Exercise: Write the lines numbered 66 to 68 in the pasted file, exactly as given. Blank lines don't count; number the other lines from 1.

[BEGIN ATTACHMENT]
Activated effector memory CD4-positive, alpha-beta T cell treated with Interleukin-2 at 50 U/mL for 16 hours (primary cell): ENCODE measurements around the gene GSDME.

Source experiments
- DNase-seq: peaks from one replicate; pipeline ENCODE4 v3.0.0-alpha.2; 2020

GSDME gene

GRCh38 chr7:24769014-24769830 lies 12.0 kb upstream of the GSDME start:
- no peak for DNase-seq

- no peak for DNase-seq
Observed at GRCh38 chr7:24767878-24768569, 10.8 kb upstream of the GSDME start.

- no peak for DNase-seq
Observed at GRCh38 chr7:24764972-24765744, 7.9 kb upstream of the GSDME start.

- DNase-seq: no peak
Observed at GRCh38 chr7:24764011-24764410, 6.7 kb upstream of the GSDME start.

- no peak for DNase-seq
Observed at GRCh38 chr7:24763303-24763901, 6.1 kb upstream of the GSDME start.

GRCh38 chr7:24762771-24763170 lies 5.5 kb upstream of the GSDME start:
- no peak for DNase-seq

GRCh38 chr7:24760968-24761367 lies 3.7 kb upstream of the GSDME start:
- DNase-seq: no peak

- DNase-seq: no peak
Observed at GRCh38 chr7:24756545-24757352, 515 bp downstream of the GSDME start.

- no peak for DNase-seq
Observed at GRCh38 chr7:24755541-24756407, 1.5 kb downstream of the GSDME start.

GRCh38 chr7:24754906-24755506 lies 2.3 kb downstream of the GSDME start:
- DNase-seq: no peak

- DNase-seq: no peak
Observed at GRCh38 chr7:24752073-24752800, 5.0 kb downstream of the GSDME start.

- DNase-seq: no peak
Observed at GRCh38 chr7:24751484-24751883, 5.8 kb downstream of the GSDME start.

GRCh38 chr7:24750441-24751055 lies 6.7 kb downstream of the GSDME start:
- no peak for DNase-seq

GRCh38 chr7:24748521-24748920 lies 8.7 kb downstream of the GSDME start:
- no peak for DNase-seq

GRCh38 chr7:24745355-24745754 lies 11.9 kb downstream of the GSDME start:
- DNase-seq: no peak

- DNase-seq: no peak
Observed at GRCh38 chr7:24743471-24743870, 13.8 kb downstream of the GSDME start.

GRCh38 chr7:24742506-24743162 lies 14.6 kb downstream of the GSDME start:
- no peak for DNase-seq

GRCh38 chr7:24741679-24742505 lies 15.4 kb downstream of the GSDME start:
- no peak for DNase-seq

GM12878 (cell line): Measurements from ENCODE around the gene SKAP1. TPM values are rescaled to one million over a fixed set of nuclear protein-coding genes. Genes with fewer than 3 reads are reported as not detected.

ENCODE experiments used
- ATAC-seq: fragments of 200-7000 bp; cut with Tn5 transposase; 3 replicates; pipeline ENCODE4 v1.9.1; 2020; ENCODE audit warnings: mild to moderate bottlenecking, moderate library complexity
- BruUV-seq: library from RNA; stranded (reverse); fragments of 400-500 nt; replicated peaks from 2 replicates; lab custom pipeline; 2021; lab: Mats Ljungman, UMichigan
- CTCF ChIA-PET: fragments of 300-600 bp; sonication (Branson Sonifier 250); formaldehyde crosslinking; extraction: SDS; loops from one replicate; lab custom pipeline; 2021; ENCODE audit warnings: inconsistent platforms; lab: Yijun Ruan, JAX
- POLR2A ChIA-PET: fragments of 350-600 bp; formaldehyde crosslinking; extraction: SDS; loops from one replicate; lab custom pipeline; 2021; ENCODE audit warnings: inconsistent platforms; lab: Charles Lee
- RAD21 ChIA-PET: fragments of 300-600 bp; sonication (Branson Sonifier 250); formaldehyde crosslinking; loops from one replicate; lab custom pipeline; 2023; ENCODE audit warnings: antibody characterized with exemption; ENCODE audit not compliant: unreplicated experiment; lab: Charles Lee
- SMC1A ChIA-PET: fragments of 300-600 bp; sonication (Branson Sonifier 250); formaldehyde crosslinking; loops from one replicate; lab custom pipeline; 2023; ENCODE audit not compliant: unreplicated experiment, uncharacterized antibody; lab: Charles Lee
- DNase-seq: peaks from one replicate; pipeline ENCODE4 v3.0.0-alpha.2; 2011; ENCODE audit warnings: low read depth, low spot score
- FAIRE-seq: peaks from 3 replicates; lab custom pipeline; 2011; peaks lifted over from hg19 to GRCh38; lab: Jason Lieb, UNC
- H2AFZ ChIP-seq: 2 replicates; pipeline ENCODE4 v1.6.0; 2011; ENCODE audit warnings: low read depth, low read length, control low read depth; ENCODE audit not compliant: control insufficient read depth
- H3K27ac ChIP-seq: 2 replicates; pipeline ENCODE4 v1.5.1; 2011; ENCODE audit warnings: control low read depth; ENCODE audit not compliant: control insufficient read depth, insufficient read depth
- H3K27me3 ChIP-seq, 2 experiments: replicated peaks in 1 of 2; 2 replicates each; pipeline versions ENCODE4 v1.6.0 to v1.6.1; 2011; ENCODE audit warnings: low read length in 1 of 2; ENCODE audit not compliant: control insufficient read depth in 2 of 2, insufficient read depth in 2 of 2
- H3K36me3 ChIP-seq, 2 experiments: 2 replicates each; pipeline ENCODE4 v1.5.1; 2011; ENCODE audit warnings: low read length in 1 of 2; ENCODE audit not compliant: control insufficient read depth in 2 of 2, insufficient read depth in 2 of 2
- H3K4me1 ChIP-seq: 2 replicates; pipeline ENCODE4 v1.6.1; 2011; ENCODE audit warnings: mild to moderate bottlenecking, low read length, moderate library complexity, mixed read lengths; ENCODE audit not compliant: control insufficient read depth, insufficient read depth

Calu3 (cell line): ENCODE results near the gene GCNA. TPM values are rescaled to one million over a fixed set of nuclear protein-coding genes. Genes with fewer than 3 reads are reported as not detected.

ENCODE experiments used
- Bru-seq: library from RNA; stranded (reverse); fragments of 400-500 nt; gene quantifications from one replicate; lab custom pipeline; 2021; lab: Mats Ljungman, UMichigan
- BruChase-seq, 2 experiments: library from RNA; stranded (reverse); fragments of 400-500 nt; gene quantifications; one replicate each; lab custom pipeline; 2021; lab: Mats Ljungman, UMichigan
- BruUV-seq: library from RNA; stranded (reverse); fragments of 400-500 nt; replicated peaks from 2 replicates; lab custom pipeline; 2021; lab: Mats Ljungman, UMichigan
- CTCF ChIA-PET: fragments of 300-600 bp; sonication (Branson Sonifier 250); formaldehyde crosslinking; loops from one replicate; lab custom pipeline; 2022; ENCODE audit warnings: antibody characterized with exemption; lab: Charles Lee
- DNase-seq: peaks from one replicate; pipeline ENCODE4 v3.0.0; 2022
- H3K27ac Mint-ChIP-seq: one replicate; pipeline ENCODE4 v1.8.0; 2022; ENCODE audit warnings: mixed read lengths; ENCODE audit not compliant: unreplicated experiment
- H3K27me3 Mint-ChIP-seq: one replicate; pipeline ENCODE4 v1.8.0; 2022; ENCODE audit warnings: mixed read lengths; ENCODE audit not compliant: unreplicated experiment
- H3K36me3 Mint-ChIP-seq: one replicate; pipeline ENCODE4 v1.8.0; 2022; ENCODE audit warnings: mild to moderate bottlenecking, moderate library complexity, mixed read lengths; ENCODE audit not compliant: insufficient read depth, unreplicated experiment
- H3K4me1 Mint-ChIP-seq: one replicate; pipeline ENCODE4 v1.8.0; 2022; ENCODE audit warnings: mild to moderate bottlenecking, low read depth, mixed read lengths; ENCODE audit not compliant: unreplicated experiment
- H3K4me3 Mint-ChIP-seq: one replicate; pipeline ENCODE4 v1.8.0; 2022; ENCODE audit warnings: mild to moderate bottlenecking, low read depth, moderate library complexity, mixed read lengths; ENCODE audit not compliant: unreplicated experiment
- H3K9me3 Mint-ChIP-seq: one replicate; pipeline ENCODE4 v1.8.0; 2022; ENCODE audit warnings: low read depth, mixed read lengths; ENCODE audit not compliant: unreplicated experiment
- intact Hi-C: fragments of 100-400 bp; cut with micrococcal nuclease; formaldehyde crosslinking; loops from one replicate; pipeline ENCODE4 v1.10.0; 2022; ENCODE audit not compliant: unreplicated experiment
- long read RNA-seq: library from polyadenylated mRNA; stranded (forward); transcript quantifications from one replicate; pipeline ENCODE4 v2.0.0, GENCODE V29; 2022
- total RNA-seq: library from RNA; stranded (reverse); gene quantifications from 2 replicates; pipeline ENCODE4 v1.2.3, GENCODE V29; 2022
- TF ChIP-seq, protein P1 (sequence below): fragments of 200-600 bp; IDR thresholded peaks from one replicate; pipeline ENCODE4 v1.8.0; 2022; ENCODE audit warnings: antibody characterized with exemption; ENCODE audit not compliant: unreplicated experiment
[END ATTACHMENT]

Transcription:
- H3K4me1 Mint-ChIP-seq: one replicate; pipeline ENCODE4 v1.8.0; 2022; ENCODE audit warnings: mild to moderate bottlenecking, low read depth, mixed read lengths; ENCODE audit not compliant: unreplicated experiment
- H3K4me3 Mint-ChIP-seq: one replicate; pipeline ENCODE4 v1.8.0; 2022; ENCODE audit warnings: mild to moderate bottlenecking, low read depth, moderate library complexity, mixed read lengths; ENCODE audit not compliant: unreplicated experiment
- H3K9me3 Mint-ChIP-seq: one replicate; pipeline ENCODE4 v1.8.0; 2022; ENCODE audit warnings: low read depth, mixed read lengths; ENCODE audit not compliant: unreplicated experiment